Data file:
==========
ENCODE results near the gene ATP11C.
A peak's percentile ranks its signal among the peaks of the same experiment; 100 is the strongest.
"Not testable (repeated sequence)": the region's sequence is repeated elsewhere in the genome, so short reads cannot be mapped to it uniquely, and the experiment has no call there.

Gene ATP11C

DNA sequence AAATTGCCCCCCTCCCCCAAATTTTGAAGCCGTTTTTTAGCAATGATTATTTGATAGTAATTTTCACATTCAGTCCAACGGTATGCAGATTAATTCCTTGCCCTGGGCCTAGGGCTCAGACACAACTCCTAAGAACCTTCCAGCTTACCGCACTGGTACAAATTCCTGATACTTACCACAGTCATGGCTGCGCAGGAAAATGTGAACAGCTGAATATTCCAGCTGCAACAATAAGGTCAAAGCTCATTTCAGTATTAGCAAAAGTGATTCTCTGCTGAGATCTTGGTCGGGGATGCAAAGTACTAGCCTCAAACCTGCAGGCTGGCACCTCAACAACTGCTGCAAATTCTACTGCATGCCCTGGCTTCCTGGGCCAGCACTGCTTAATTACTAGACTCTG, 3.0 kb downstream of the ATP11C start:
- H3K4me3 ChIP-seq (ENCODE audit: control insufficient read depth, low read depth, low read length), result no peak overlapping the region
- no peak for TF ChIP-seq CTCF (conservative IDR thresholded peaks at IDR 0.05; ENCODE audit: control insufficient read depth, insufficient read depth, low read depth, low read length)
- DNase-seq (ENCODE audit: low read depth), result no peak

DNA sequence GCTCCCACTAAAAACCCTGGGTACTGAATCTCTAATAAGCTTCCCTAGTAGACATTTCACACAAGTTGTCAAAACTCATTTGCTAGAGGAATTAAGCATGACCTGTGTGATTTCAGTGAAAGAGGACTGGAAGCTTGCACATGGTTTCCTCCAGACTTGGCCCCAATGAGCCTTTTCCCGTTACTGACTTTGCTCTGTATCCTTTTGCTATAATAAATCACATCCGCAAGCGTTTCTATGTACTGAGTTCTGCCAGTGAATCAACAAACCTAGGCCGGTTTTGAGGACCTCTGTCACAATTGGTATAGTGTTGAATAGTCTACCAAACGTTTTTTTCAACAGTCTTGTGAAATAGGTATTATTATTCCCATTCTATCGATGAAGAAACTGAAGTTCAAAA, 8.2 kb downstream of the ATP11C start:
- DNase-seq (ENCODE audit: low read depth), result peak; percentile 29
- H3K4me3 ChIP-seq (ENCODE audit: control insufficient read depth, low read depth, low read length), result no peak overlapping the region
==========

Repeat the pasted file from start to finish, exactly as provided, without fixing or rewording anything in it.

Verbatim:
ENCODE results near the gene ATP11C.
A peak's percentile ranks its signal among the peaks of the same experiment; 100 is the strongest.
"Not testable (repeated sequence)": the region's sequence is repeated elsewhere in the genome, so short reads cannot be mapped to it uniquely, and the experiment has no call there.

Gene ATP11C

DNA sequence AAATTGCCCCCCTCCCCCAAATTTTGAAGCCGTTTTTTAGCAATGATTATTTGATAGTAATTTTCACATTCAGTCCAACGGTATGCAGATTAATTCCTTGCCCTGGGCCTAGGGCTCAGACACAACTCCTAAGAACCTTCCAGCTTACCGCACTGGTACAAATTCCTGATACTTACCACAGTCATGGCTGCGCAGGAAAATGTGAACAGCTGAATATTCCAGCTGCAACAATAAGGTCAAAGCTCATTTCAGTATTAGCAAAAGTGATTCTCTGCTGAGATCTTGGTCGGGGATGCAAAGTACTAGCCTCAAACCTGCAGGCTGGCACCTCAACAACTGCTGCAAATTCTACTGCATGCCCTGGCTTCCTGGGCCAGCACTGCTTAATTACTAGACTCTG, 3.0 kb downstream of the ATP11C start:
- H3K4me3 ChIP-seq (ENCODE audit: control insufficient read depth, low read depth, low read length), result no peak overlapping the region
- no peak for TF ChIP-seq CTCF (conservative IDR thresholded peaks at IDR 0.05; ENCODE audit: control insufficient read depth, insufficient read depth, low read depth, low read length)
- DNase-seq (ENCODE audit: low read depth), result no peak

DNA sequence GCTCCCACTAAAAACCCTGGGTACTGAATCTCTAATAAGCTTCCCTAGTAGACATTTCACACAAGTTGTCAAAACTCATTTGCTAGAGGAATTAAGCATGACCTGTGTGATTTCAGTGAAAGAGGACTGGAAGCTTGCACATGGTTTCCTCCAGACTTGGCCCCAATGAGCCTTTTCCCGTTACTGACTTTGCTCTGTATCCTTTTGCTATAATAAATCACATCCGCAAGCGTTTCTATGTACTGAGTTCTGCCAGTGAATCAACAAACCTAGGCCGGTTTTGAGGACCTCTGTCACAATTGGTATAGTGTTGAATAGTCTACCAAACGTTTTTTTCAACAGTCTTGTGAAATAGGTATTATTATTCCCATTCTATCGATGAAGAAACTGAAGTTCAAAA, 8.2 kb downstream of the ATP11C start:
- DNase-seq (ENCODE audit: low read depth), result peak; percentile 29
- H3K4me3 ChIP-seq (ENCODE audit: control insufficient read depth, low read depth, low read length), result no peak overlapping the region